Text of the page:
Cuba. It's one of the world's most isolated countries, and lawmakers in Tallahassee want to keep it that way, offering choice words about what they call a repressive communist regime.
"That vile dictatorship of Cuba!"
Now, all the talk has been turned into a law... One that blocks international companies doing business with Cuba from being eligible for state contracts or investments.
It's aimed at weakening Cuba's economy, but Rafael Marte worries it'll hurt Florida's economy more.
He runs a convenience store specializing in Latin-American goods, many of them sold by international companies in Miami that just happen to have Cuban ties.
"If the parent company that is not located in Florida, they do business with Cuba, then these warehouses here are going to be penalized, and we are going to be penalized, too, because we will not be able to get what we are getting right now," Marte said.
It's not just food companies feeling the impact, but multi-national contractors critical to expanding Florida's ports and building highways.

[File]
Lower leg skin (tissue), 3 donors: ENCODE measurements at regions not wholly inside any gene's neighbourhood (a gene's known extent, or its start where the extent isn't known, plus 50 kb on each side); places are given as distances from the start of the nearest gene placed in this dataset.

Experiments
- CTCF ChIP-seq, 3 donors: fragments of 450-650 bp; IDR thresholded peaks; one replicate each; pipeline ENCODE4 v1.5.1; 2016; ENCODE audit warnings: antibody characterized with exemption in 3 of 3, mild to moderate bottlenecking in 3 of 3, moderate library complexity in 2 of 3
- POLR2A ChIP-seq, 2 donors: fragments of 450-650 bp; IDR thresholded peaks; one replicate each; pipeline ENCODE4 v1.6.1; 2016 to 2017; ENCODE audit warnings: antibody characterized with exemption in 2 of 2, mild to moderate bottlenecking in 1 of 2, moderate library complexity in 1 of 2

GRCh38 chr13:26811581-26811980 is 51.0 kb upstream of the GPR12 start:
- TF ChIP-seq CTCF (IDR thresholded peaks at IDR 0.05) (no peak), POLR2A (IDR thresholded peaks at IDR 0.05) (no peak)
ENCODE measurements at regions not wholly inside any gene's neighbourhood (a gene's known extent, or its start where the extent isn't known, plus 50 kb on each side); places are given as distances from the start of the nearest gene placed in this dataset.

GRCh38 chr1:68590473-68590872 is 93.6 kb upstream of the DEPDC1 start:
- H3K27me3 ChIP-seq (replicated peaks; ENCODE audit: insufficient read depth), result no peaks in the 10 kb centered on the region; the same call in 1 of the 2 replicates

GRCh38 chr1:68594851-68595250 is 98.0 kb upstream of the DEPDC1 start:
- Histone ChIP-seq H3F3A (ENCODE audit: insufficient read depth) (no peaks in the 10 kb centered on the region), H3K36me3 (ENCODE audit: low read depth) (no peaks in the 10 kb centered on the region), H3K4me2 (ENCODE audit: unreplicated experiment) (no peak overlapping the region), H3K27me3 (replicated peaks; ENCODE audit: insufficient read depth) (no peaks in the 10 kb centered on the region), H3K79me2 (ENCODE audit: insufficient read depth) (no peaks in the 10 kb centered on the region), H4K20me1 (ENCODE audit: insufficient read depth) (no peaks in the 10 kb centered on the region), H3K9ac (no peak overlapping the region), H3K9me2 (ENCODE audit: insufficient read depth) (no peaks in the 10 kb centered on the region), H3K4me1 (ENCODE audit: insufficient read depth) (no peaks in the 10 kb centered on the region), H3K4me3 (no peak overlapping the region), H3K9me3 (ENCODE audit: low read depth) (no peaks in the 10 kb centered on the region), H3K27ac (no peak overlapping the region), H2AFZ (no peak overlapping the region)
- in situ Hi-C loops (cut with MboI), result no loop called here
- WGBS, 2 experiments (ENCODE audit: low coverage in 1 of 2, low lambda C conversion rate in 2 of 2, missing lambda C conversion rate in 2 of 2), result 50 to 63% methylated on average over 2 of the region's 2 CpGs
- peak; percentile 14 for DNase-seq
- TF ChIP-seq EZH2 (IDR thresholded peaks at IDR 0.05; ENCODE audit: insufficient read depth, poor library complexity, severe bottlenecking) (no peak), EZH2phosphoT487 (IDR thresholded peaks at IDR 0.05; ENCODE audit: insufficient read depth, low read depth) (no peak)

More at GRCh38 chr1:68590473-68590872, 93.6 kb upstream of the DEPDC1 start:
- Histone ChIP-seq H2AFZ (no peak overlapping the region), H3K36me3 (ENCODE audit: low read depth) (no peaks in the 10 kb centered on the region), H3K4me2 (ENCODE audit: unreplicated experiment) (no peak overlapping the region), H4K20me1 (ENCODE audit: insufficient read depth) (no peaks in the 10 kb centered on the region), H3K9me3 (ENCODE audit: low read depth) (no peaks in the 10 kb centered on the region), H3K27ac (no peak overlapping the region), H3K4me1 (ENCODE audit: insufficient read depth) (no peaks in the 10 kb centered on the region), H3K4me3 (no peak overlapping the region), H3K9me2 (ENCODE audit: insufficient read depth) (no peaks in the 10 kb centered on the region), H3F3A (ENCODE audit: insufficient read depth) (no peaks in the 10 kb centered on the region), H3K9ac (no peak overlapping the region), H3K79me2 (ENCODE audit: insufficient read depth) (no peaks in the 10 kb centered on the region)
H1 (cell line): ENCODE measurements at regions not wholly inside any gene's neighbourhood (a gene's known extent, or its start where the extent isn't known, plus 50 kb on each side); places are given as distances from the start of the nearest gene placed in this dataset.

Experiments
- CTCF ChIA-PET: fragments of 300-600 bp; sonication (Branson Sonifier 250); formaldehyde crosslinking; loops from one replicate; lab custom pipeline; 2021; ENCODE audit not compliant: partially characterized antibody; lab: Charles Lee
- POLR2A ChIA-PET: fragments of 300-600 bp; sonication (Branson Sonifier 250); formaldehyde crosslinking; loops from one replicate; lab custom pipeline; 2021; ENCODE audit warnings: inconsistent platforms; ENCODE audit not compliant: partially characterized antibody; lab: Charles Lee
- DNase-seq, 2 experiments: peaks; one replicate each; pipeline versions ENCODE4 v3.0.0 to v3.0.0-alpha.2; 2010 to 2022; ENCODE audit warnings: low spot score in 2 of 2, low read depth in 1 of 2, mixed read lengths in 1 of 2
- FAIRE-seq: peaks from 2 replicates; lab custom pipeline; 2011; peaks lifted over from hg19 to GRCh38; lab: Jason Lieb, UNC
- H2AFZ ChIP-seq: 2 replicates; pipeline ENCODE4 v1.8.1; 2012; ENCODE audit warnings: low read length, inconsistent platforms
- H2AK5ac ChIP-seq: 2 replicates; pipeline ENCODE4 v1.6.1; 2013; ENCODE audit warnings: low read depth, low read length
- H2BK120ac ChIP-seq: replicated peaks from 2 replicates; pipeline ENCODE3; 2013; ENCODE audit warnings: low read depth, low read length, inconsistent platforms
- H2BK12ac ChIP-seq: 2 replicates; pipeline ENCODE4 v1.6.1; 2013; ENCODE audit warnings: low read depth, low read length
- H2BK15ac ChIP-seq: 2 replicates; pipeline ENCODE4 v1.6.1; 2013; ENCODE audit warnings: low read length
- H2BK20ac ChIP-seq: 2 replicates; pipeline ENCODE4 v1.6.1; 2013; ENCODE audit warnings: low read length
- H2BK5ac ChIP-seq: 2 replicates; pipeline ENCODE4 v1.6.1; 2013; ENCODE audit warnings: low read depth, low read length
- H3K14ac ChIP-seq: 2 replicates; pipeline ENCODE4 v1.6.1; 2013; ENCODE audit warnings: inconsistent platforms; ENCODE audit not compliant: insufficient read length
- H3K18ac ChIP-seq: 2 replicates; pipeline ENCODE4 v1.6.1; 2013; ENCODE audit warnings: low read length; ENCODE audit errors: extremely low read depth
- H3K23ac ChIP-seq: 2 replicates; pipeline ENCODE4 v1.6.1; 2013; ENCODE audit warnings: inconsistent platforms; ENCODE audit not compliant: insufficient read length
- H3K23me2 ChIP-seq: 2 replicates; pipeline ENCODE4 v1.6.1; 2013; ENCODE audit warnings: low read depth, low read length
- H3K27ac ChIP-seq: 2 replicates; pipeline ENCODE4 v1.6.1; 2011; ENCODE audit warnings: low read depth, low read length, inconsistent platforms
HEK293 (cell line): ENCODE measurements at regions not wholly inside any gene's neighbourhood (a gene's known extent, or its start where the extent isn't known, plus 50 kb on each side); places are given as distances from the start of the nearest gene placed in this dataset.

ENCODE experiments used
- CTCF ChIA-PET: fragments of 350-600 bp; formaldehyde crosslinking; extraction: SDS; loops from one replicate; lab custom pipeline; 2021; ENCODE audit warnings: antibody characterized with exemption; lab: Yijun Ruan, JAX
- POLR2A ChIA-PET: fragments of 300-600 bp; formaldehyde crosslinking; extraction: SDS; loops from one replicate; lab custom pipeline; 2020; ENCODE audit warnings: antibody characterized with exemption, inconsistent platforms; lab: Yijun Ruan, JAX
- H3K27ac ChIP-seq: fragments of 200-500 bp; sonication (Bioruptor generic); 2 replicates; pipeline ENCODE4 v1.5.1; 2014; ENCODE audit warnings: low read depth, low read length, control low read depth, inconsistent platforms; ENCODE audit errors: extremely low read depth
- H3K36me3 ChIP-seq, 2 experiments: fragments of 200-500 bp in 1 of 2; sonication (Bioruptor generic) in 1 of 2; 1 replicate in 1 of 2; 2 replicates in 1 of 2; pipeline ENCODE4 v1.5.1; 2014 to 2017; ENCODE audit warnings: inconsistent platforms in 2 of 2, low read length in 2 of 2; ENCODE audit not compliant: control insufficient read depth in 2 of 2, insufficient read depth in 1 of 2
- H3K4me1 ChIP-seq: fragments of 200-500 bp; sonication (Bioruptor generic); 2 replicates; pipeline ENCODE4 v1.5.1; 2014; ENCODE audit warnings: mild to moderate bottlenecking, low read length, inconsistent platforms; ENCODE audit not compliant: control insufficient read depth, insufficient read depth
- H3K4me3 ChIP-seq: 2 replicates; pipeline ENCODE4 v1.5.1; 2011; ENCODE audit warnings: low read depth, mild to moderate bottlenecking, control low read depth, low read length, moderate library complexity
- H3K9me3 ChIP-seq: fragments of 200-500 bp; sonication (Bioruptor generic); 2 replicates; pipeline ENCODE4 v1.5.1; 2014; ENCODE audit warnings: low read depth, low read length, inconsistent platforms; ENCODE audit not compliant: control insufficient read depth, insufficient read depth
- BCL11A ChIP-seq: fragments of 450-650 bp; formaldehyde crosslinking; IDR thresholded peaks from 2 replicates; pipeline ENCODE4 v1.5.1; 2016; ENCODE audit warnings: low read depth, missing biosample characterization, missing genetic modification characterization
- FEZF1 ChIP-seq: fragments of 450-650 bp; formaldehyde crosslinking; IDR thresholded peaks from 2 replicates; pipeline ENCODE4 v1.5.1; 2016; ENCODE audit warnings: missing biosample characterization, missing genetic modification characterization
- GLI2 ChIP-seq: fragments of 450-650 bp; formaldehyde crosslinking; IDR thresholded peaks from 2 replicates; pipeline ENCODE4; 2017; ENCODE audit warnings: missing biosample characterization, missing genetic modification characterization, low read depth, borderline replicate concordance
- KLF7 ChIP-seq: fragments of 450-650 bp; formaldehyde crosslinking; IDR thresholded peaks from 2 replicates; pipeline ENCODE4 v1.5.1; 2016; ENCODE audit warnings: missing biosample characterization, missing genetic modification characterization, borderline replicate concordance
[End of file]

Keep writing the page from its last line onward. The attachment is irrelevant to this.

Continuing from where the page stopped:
That's why the powerful Florida Chamber of Commerce is criticizing the law in a statement, saying 'Florida creating its own foreign policy potentially sends a negative message to our major trading partners such as Brazil, Canada and Colombia. This bill is likely unconstitutional and may have unintended consequences."
Consequences the Cuban-American lawmakers behind it argue pale in comparison to what their parents and grandparents had to go through when Fidel Castro took power.
But Rafael wonders, "Are we penalizing the people? Are we penalizing the government? You tell me."
Governor Scott is taking heat for signing the bill into law, not just from people like Rafael, but Florida's Cuban exile community. The governor made it clear he doesn't think the trade crackdown can be enforced without the federal government passing its own law.
Nearly 240 companies the state invests in have Cuban business dealings.